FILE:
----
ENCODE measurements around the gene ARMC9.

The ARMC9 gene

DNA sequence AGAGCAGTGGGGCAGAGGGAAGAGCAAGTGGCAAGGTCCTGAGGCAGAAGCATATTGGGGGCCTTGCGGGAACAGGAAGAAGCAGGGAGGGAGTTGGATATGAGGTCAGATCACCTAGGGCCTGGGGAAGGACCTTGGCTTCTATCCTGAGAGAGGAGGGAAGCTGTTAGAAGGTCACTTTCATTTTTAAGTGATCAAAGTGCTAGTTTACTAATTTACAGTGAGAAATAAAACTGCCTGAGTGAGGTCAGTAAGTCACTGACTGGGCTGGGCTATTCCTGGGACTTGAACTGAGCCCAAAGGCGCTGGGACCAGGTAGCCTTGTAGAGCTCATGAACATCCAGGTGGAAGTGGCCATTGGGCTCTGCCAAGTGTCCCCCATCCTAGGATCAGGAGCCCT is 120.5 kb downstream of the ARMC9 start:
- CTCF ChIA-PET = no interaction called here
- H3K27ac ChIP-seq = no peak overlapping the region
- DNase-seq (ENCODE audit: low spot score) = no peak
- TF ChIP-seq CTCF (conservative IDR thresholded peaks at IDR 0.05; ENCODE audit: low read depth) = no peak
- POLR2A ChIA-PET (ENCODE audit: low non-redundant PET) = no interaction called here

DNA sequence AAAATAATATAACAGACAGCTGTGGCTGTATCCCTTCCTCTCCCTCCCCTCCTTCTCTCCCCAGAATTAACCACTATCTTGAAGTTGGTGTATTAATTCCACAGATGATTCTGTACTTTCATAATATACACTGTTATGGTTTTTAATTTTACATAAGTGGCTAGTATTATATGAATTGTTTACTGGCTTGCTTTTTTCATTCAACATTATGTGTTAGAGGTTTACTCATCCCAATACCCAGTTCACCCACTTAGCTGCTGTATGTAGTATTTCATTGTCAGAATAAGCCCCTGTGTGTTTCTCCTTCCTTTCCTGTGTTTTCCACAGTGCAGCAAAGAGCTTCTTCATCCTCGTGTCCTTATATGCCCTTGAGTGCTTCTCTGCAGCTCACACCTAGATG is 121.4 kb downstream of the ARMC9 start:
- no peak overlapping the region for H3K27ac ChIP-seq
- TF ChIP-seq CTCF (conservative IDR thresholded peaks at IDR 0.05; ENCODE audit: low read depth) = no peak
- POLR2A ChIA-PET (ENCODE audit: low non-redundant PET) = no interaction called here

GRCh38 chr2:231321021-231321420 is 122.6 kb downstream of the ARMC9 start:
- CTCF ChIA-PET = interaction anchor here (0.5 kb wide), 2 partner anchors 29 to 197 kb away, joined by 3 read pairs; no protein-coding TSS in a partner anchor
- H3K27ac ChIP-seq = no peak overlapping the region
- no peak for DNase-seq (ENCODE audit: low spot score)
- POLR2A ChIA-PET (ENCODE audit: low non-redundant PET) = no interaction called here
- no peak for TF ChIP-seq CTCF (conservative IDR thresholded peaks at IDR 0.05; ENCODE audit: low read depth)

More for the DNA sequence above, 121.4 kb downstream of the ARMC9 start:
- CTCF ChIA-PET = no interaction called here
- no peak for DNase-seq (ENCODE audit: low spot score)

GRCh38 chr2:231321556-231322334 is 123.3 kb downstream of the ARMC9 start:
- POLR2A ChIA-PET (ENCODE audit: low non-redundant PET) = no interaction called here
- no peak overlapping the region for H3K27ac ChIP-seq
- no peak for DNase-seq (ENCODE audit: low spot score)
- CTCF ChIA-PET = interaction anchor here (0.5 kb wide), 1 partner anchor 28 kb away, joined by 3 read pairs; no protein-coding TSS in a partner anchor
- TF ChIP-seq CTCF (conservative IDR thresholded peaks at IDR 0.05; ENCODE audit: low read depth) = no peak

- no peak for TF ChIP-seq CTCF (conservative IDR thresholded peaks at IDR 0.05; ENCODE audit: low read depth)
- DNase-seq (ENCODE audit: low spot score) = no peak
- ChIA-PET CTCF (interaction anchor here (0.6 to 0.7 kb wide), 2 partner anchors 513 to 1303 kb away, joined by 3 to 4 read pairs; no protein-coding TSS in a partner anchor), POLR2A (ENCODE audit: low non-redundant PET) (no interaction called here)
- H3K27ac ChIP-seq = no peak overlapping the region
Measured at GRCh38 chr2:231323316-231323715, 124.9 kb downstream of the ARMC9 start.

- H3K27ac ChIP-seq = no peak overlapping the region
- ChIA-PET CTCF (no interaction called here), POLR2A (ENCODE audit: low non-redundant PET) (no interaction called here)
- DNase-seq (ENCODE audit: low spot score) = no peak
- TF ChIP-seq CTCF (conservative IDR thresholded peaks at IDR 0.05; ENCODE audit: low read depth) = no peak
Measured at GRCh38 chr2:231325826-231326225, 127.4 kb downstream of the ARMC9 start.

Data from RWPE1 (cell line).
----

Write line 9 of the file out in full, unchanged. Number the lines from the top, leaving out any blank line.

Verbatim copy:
DNA sequence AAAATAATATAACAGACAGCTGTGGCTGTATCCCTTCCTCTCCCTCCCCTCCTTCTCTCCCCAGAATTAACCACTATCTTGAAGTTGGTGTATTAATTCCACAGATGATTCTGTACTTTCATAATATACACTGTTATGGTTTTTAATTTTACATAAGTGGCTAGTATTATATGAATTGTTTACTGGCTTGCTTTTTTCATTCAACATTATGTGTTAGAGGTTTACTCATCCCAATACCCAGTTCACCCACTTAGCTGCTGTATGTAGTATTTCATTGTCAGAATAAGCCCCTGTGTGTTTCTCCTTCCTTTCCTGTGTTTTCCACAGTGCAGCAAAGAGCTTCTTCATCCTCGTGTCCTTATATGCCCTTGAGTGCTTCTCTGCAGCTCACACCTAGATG is 121.4 kb downstream of the ARMC9 start: